Every one. As many as it takes.

Let him see that his dedication is a model for my own. I will not abandon my path, or minimize it, or betray it.

Whether he can ever consider me a friend is moot: I consider him one of mine. So he can choose to look away from me, but I will never stop looking for him, to him; after him, if he allows it.

He will never be invisible to me. I will never forget what he’s done for me, from the small gestures to the large, from the scathing moments to the tender ones.

He will never be negligible to me. And not just because of what he’s done or who he is—though those, too; somehow he teaches me even when he’s actively not trying to—but because he is a person. He matters.

I truly believe everyone’s existence matters to the world. Even if I didn’t, though, I would believe Thiano mattered to the world.

I can be absolutely certain he matters to me.

I don’t know how many people’s lives have been affected by his choices and actions. Air can smother flames, but it can also fan them: how many plots has Thiano quietly managed with no one being the wiser? And:

What flames could he fan if he chose not to be quiet?

Whatever he chooses, I will still consider Thiano a friend: I believe in him, even if he does not believe in himself.

But I am not above adding some pressure of my own to the air.

Thiano may dream for the world, but not himself; never himself, unless it is to be enough to see his course through.

So I will dare to dream for him.

I don’t know what cause has driven him all this time, what it is that he safeguards. But it is clear to me that he is currently on the defensive, moderating himself, and I can’t help but wonder:

What could Thiano, on an aggressive offense, do?

What could he risk, if he believed anyone would have his back, and that it would matter?

What if he believed, not that I can help him by performing a tea ceremony that magically transforms him into a happy person, but that I can help him by taking him—his anger and his silences—as he is, and believing in him not despite it all, but because of it?

What could Thiano be, if anyone dared to see him, and believe in him, for who he is—in my perception, not how he thinks people perceive him, or how he thinks they ought to?

I do; I am.

The rest, we’ll find out.

I pour the tea into Thiano’s cup and offer it to him with both hands. Looking directly at him.

He does not meet my gaze.

But he does deliberately reach out to me and takes the cup.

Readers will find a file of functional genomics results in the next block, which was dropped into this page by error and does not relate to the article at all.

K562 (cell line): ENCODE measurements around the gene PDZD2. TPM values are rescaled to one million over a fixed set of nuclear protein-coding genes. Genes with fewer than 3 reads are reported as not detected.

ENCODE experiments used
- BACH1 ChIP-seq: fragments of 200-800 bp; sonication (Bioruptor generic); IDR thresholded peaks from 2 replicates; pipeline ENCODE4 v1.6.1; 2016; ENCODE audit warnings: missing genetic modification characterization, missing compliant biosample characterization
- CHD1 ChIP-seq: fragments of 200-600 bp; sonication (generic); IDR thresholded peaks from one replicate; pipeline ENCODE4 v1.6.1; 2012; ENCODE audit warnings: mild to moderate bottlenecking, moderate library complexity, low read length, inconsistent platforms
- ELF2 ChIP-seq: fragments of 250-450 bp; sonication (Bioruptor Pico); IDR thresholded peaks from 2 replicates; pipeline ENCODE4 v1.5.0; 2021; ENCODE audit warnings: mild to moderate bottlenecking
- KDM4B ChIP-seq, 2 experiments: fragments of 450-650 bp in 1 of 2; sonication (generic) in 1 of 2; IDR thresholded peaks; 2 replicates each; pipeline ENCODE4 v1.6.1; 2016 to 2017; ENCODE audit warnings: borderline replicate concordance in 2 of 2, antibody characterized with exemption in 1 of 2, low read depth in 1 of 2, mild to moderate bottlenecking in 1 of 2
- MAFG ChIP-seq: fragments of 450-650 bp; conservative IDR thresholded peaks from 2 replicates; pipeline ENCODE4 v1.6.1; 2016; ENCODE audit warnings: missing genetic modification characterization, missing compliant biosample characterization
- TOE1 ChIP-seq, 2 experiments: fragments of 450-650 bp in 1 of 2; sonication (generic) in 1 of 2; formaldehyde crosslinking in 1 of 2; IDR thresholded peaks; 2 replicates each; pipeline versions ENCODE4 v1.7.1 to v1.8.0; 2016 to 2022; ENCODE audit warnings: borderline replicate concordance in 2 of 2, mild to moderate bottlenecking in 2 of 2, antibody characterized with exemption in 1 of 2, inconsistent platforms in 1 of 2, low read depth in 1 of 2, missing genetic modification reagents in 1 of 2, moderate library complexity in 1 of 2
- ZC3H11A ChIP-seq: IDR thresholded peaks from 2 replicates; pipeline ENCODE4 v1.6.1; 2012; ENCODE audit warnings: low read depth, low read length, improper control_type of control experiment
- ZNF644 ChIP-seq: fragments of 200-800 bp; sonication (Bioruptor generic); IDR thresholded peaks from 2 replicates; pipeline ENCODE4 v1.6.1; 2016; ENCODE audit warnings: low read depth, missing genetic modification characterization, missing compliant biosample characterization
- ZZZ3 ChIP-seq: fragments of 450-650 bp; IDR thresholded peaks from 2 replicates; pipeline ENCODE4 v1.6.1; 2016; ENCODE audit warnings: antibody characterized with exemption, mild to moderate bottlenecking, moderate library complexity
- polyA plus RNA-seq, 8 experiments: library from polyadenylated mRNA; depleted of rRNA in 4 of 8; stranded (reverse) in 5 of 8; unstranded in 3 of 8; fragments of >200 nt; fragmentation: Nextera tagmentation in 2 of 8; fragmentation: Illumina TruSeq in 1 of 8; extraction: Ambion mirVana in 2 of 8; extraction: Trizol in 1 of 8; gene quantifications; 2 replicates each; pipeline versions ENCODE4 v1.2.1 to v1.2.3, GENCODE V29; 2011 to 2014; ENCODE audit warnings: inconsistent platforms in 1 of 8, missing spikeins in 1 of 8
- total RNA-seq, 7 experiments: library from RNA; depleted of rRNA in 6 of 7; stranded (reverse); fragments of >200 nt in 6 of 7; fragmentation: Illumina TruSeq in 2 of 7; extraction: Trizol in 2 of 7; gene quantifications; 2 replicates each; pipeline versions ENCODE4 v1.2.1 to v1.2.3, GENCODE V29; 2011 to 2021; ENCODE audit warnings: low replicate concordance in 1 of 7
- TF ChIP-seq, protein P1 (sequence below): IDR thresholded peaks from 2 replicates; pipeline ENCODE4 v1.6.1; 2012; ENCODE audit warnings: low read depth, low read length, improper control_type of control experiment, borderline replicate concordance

Thiano holds it for a long breath, considering. Even Yorani is still: this moment is for him.

Finally he says, “You give me too much credit.”

“If anything,” I say, “I suspect I may not give you enough.”

His face is like stone, but I see the twitch around his eyes that another time might have been a visible cringe.

At last, like a man who believes the cup is poison, his hand shaking, Thiano chooses.

He sips my tea.

He closes his eyes and bows his head.

Without opening them he says, “I will give you one chance to speak your piece.”

That is what my tea ceremony has won me: a chance; a chance to allow myself to be tested.

This is who he is, and what he needs, and I will always do my best to be a person who can pass tests in his eyes without fail.

I do not hesitate.

“I’m sure you’re aware that yesterday there was an attack on the Cataclysm, deploying Nakrabi technology against the barrier to weaken it. I do not know if you’re aware that the assailants were not Velasari agents, but Nakrabi under illusion magic. Nor did they use magic themselves. While I believe Entero is still tracking them down, I will be shocked if they do not appear just as Cherato’s attendants do, drained of vitality.

“But I also have no evidence that these Nakrabi had any understanding of what they were doing, Thiano. They are sacrifices, because Ambassador Cherato, on behalf of the government of the Isle of Nakrab, does not care about the lives of anyone lesser. We are sacrifices, because he, on behalf of the Nakrabi elite, considers us lesser and thus expendable. Those elite do not allow themselves to be changed or influenced away from who they are: people who will sacrifice the entire world for their own short-term self-interest.

“Cherato is not a person who can be changed. This is not a person you can reason with and expect to hold to promises, but he is also not a person who can be made to care when, not if, he does not. You can undermine him from the shadows, but you cannot stop him alone, because you have limits and he does not. So I am asking you to tell me what I need to know so I can apply systemic power to force limits upon him. Because while you may emerge from this round still standing, someday you will die, and the Nakrabi government will live on. Whatever you are protecting will never be safe unless we make it impossible for them to succeed. Please.”

Thiano’s knuckles around the tiny teacup are so white I almost expect it to explode in his hand, and he is breathing hard, like my words alone have exhausted him.

But steadily now, he lifts the teacup once more and knocks the rest back at once.

Then he looks at me, and his gaze is clear.

There’s anger there, but also a tremendous sadness I don’t know how to compass.

“The Cataclysm,” Thiano says, “was caused by a series of mistakes there were many opportunities to prevent, or correct.”

My heartrate kicks up.

At last, this is it.

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Continue to Chapter 30